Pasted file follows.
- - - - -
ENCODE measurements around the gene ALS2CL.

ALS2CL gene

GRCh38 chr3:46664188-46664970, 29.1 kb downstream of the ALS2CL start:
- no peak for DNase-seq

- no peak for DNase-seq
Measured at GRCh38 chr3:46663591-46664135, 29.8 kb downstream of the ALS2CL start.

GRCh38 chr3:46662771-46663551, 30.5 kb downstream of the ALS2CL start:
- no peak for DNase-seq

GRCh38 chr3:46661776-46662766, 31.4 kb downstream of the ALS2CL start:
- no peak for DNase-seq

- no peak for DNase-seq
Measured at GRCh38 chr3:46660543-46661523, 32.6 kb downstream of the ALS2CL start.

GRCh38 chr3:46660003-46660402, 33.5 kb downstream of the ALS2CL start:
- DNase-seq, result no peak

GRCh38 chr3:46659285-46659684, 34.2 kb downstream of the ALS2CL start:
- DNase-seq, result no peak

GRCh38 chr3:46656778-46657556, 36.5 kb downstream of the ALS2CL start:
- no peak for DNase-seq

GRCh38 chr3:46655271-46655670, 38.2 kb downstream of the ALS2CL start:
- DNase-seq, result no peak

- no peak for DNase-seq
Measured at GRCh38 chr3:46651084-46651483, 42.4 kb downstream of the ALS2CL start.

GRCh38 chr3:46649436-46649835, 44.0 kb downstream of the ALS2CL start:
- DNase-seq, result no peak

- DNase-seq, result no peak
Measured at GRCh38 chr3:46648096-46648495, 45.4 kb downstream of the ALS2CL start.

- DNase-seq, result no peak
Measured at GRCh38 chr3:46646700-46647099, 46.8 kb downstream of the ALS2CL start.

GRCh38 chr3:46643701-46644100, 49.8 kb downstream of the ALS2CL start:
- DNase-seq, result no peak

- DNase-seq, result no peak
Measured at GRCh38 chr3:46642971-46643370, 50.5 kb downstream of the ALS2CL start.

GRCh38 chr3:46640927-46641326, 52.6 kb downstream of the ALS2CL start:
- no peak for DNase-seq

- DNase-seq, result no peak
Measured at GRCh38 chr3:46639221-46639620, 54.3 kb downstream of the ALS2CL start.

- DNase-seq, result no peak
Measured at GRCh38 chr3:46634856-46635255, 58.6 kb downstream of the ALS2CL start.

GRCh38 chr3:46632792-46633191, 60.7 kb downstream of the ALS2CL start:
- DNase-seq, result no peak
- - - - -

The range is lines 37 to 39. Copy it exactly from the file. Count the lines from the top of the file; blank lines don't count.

- DNase-seq, result no peak
Measured at GRCh38 chr3:46634856-46635255, 58.6 kb downstream of the ALS2CL start.

GRCh38 chr3:46632792-46633191, 60.7 kb downstream of the ALS2CL start: